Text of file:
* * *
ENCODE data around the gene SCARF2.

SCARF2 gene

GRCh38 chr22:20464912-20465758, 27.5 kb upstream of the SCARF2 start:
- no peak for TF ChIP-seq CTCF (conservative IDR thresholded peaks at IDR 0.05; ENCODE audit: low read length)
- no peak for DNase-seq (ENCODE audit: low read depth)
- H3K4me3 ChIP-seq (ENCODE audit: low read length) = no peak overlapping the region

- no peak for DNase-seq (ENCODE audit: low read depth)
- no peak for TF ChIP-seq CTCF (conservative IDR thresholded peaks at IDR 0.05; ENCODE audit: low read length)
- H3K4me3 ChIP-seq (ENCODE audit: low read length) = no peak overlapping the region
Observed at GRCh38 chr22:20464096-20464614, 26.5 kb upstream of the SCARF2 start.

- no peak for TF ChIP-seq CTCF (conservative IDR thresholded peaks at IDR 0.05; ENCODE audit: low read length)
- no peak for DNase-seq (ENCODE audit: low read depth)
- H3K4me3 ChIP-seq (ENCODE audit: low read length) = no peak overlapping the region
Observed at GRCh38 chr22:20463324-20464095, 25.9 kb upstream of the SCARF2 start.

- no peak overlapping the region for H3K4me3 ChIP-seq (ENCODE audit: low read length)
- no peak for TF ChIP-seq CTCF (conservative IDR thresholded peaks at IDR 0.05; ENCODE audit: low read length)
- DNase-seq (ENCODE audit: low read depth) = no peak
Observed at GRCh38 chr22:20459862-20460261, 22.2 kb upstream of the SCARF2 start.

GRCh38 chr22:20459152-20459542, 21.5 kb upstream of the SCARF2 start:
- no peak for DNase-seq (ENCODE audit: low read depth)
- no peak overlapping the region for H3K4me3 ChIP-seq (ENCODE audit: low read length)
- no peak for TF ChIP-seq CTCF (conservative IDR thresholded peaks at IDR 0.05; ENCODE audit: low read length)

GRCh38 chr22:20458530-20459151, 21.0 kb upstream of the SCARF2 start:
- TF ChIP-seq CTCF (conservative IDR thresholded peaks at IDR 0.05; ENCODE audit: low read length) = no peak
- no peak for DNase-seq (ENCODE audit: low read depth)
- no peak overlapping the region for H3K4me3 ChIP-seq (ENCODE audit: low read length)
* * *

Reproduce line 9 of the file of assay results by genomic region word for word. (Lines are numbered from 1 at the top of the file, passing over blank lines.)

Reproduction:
- H3K4me3 ChIP-seq (ENCODE audit: low read length) = no peak overlapping the region